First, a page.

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JOURNAL ARTICLE

MDSGene: Closing Data Gaps in Genotype-Phenotype Correlations of Monogenic Parkinson's Disease

Christine Klein, Nobutaka Hattori, Connie Marras
Journal of Parkinson's Disease 2018, 8 (s1): S25-S30
30584170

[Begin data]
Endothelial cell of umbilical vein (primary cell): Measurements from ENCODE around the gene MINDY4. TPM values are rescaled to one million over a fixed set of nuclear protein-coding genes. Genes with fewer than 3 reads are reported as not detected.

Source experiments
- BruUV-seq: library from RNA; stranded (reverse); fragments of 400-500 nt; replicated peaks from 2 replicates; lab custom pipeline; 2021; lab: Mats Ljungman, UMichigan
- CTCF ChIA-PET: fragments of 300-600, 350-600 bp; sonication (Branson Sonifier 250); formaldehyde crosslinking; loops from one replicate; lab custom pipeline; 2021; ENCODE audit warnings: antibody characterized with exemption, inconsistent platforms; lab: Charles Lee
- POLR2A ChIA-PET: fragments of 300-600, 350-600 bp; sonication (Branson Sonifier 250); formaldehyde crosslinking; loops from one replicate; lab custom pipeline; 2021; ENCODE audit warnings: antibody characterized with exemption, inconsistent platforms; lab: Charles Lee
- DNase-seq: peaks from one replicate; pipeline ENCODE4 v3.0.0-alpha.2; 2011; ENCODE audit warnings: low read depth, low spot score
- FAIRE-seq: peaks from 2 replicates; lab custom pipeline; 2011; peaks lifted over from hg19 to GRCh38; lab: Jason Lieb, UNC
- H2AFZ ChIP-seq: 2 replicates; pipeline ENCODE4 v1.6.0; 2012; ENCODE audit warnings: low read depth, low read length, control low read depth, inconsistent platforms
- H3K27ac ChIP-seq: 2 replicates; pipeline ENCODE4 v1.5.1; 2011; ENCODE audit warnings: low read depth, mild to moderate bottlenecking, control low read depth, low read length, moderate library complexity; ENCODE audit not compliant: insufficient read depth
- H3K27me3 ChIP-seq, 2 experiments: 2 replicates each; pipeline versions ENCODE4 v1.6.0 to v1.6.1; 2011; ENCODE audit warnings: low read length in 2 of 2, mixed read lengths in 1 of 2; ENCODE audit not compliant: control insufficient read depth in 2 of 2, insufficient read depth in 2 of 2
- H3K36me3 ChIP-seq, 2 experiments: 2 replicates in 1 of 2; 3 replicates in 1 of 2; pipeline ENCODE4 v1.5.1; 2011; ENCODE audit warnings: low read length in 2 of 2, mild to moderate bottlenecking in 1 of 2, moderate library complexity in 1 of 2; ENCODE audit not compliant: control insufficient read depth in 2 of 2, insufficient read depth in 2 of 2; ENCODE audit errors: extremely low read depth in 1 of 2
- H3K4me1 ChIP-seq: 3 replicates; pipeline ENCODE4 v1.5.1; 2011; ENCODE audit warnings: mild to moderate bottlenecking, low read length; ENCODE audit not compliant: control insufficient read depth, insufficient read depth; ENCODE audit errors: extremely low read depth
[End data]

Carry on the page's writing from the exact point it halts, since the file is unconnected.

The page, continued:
Given the rapidly increasing number of reported movement disorder genes and clinical-genetic desciptions of mutation carriers, the International Parkinson's Disease and Movement Disorder Society Gene Database (MDSGene) initiative has been launched in 2016 and grown to become a large international project (http://www.mdsgene.org). MDSGene currently contains >1150 variants described in ∼5700 movement disorder patients in almost 1000 publications including monogenic forms of PD clinically resembling idiopathic (PARK-PINK1, PARK-Parkin, PARK-DJ-1, PARK-SNCA, PARK-VPS35, PARK-LRRK2), as well as of atypical PD (PARK-SYNJ1, PARK-DNAJC6, PARK-ATP13A2, PARK-FBXO7). Inclusion of genes is based on standardized published criteria for determining causation. Clinical and genetic information can be filtered according to demographic, clinical or genetic criteria and summary statistics are automatically generated by the MDSGene online tool. Despite MDSGene's novel approach and features, it also faces several challenges: i) The criteria for designating genes as causative will require further refinement, as well as time and support to replace the faulty list of 'PARKs'. ii) MDSGene has uncovered extensive clinical data gaps. iii) The quickly growing body of clinical and genetic data require a large number of experts worldwide posing logistic challenges. iv) MDSGene currently captures published data only, i.e., a small fraction of the available information on monogenic PD available. Thus, an important future aim is to extend MDSGene to unpublished cases in order to provide the broad data base to the PD community that is necessary to comprehensively inform genetic counseling, therapeutic approaches and clinical trials, as well as basic and clinical research studies in monogenic PD.

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